Valerie Gommon Midwife’s Blog

Things to do with a placenta!

Posted on: January 21, 2012

Another guest blog by Sarah Ward … thanks Sarah.

The placenta is the fetal life support system, but can also become more than this, and is a powerful symbol that many believe deserves some respect when it has fulfilled its main aim. 

A new TV programme on Channel 4 called ‘How to be a Good Mum’ made me decide to do a topic on placentas. I tend to hate programs like this because they always portray what can be reasonably sensible well thought out ideas, throw them all together and turn them into a program designed to shock and mock anything mildly different from the perceived ‘norm’.

The first episode showed a lady making a print from her placenta in quite gory horror style detail. Each to their own maybe, but here are some ideas I found on the internet!

1. Plant It! 

The most obvious and common thing to do with a placenta (after throwing it out that is) is to plant it in the garden or a pot.  Sometimes this is done as part of a ceremony, naming day, with friends, family or just a personal thing done without announcement, just to show respect to the thing that nourished and fed your unborn baby for all those months.  Maybe to throw it out seems in some way disrespectful after all its hard work?

2. Print From It!

This is easier than it sounds.  It can be frozen for some time, defrosted, washed, dried and the side closest to the baby including the cord can be inked and printed to look like a tree, with all the veins looking like branches.  They can be quite beautiful.  They can also be printed from soon after birth using the blood left within it to make the print.

3.  Encapsulate It!

There are many practitioners that will encapsulate your placenta for you.  This basically involves mulching it up, drying it out and turning it into a powder form that’s put into tablet capsules for you to take.  The benefits are said to be that it can balance your hormones in the weeks and months after birth, increase your milk supply and quality, and increase energy.  Its been reported to decrease the risks of developing post natal depression also. In fact it’s not a new idea, its been a traditional Chinese medicine practise for centuries.  This needs to be done within 48 hours after birth.

4.  Ingest It!

Ok, I mean Eat IT! The benefits are the same as above but you could do this yourself at home and not need anyone to help you. I think most people are generally aghast at this idea, but it’s not so uncommon in other parts of the world. In fact there are many rituals and ceremonies that involve this, and are a way of welcoming the new baby into the community and celebrating its safe arrival. If you google this subject you can find many recipes and ideas from simple smoothies to bolognaise!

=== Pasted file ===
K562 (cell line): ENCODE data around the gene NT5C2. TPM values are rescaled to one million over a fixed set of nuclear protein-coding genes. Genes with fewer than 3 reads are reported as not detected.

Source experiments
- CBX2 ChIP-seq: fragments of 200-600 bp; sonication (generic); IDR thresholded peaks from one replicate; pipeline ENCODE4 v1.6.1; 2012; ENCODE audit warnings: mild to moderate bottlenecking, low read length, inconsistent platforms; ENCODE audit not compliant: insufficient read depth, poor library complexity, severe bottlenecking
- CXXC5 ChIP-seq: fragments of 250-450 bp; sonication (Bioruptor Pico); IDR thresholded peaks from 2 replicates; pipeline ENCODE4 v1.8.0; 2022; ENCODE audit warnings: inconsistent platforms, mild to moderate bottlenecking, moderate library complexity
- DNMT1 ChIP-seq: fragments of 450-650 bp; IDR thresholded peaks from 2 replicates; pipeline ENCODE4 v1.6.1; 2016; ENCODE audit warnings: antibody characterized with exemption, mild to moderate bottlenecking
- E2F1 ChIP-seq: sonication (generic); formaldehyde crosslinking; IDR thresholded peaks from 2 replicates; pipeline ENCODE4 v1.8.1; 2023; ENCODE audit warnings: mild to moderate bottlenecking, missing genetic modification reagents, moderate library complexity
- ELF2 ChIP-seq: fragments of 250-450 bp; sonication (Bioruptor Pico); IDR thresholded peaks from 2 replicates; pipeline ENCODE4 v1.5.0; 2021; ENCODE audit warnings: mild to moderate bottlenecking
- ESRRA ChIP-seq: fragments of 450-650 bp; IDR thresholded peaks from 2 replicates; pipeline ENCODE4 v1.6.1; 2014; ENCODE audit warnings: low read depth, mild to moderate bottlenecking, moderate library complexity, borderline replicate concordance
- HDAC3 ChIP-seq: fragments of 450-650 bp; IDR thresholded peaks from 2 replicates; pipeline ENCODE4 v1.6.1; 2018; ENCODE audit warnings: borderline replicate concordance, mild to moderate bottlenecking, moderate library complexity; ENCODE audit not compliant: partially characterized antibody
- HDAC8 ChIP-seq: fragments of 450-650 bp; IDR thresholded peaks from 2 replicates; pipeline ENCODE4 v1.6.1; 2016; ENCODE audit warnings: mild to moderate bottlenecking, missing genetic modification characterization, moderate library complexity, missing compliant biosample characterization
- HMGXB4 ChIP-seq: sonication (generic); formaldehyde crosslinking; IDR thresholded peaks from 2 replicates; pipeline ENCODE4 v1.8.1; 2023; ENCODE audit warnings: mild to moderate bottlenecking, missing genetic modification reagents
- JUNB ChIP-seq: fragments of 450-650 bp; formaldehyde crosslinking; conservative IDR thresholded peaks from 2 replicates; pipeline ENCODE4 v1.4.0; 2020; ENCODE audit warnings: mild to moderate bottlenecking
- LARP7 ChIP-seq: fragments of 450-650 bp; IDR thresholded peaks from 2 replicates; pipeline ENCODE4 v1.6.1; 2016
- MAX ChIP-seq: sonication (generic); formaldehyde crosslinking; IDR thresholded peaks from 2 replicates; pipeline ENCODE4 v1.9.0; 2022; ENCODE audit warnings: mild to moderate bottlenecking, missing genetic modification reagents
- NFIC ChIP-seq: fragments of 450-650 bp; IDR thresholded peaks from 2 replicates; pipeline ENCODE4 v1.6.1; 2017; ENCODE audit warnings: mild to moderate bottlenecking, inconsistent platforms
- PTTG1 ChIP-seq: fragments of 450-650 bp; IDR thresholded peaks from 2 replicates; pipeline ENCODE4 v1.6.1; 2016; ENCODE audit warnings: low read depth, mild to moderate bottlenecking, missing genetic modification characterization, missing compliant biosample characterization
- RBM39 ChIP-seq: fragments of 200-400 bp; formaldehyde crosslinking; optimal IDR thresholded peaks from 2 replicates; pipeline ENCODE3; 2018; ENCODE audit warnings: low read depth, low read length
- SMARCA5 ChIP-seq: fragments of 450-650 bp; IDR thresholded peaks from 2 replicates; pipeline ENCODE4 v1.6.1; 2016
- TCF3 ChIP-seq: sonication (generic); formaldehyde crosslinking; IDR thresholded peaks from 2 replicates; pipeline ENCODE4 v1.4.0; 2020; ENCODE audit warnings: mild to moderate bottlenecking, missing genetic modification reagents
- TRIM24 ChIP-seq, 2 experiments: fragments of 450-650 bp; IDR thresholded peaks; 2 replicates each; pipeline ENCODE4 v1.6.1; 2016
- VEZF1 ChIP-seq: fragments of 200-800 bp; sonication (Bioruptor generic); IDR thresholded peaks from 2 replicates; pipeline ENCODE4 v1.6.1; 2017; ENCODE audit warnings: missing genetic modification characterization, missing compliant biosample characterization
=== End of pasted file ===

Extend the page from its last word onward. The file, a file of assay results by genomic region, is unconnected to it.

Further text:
In fact MOST mammals eat their own placenta and the benefits are said to be that it encourages milk production, and encourages the uterus to shrink down after birth. 

5.  Burn it!

Some cultures burn the placenta in a clay pot and then bury the ashes.

6. Make a Teddy!

Artist Alex Green set off a media storm after his Placenta Bear went on display at the ‘Doing it for the Kids’ exhibition.  He explained:

“The goal of the exhibition is to inspire designers, educators and parents to be more critical of the toys that shape a child’s values and the impact toy making has on the environment.”

7. Other Cultures Do This!

In Yemen the placenta is placed on the family’s roof for the birds to eat, in the hope that it will guarantee the love between the parents.

In Malaysia the placenta is seen as the child’s older sibling and thought that the two are reunited at death. The midwife carefully washes the placenta, cord and membranes and wraps them in a white cloth to be buried.

In Nepal, the placenta is given the name ‘bucha-co-satthi’ – meaning ‘baby’s friend’

The Tanala people of Madagascar observe strict silence throughout the labour and birth and as the placenta is being delivered. When the placenta comes, everyone present claps and shouts “Vita! Vita!” – meaning ‘finished’.

Philipino women often bury their placentas with books with the hope that this will ensure an intellectual child!

To Conclude:

Whether you choose to eat it, paint with it, throw it out or whatever, there’s no denying that the placenta is a beautiful thing. It is the connection between mother and child and can be a very spiritual symbol. Whatever we decide we should not judge other people’s choices even if they appear alien to us. Being different is what makes the world an interesting place.

1 Response to "Things to do with a placenta!"

Thought-provoking and very interesting.

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